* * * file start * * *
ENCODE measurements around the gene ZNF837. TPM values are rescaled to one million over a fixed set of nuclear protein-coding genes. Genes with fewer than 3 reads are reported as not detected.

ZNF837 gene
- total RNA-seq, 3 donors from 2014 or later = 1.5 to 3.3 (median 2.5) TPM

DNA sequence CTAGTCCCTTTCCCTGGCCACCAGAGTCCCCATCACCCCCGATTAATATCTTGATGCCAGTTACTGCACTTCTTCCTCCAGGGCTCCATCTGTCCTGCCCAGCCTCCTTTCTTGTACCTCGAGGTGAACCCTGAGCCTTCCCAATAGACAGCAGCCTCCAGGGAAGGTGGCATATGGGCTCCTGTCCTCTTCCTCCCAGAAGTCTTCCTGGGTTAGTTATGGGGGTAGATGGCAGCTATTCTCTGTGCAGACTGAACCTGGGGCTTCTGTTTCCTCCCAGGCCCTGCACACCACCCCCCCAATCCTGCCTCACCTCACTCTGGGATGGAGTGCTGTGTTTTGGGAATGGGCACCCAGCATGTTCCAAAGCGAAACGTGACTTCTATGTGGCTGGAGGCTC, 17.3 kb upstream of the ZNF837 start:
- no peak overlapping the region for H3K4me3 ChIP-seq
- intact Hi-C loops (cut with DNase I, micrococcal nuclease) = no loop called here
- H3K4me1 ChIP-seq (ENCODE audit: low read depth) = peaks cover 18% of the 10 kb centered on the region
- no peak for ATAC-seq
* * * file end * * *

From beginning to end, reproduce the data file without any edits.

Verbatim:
ENCODE measurements around the gene ZNF837. TPM values are rescaled to one million over a fixed set of nuclear protein-coding genes. Genes with fewer than 3 reads are reported as not detected.

ZNF837 gene
- total RNA-seq, 3 donors from 2014 or later = 1.5 to 3.3 (median 2.5) TPM

DNA sequence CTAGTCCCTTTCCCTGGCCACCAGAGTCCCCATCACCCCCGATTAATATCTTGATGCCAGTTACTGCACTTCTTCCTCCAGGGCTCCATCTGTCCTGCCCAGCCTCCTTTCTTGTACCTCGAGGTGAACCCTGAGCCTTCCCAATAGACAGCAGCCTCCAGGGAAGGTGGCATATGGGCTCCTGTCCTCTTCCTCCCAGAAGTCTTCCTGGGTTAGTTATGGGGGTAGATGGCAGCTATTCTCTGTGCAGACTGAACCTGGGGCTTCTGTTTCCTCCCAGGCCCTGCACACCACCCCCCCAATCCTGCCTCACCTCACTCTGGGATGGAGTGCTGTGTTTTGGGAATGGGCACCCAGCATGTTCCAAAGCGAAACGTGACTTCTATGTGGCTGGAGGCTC, 17.3 kb upstream of the ZNF837 start:
- no peak overlapping the region for H3K4me3 ChIP-seq
- intact Hi-C loops (cut with DNase I, micrococcal nuclease) = no loop called here
- H3K4me1 ChIP-seq (ENCODE audit: low read depth) = peaks cover 18% of the 10 kb centered on the region
- no peak for ATAC-seq